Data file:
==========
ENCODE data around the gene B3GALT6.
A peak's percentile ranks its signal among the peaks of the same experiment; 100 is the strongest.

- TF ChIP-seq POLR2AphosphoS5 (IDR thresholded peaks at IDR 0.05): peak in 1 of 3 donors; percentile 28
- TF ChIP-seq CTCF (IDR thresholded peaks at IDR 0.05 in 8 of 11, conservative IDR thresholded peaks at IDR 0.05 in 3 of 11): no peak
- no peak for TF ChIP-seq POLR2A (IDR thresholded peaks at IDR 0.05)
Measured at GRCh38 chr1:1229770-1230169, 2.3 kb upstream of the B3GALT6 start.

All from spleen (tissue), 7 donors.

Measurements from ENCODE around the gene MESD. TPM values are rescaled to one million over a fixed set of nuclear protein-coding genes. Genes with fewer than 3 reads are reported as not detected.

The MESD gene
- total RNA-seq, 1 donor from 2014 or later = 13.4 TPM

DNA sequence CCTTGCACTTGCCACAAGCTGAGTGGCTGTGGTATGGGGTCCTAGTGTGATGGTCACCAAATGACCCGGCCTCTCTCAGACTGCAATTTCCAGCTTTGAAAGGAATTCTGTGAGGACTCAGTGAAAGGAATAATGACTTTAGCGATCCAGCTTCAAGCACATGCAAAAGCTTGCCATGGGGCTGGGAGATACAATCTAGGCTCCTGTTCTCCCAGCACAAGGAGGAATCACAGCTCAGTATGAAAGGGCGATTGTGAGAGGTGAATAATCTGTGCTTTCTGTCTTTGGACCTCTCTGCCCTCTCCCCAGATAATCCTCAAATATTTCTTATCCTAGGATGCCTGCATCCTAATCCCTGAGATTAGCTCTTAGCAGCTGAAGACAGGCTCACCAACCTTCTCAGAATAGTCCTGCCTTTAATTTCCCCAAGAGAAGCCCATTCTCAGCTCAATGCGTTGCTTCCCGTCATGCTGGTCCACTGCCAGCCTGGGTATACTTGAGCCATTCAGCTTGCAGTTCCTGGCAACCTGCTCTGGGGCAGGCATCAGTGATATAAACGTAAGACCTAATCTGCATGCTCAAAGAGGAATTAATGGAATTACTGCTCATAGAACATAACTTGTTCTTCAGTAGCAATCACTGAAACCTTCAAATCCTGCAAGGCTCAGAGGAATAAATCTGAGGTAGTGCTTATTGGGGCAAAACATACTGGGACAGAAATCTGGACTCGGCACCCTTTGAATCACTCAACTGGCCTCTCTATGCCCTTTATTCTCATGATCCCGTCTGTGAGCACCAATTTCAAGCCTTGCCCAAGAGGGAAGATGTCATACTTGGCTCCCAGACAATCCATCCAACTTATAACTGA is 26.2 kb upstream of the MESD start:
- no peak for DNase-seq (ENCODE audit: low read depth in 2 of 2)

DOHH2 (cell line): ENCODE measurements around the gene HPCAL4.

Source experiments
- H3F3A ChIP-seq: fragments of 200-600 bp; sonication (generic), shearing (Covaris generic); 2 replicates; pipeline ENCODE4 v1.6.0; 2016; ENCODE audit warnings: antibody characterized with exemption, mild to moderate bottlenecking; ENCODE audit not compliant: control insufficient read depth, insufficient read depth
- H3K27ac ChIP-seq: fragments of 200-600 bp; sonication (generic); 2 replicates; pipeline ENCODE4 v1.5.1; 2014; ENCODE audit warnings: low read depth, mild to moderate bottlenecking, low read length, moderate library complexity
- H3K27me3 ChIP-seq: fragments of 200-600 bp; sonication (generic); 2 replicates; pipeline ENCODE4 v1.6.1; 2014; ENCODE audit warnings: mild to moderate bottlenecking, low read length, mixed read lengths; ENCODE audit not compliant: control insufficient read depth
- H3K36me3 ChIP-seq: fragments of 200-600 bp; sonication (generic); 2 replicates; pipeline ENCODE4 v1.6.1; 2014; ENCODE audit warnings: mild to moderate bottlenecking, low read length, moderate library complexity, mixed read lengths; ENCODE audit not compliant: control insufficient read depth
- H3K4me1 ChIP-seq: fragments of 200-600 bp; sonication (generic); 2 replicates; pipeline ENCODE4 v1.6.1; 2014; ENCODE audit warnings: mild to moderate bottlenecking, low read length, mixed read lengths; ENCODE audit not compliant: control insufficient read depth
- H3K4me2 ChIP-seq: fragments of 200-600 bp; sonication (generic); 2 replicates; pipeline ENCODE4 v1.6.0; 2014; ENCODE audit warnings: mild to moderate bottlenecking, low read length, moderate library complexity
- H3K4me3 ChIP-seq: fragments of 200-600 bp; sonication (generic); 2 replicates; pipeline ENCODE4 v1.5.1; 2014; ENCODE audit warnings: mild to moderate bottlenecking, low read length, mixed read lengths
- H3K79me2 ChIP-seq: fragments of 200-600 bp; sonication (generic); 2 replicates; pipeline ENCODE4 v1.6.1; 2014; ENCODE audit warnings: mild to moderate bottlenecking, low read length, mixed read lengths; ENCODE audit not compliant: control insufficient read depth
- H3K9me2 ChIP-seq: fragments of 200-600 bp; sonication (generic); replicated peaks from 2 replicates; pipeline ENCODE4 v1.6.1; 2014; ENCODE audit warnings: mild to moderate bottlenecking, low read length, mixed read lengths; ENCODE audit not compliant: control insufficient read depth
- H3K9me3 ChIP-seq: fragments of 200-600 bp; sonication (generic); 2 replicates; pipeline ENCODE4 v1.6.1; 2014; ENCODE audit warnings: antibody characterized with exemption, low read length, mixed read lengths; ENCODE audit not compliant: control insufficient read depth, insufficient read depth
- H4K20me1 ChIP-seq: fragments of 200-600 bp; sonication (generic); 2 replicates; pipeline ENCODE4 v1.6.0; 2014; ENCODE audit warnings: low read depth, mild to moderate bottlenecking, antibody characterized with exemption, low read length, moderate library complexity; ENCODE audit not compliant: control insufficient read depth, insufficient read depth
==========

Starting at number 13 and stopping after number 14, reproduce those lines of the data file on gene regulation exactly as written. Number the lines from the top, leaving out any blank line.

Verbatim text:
DOHH2 (cell line): ENCODE measurements around the gene HPCAL4.

Source experiments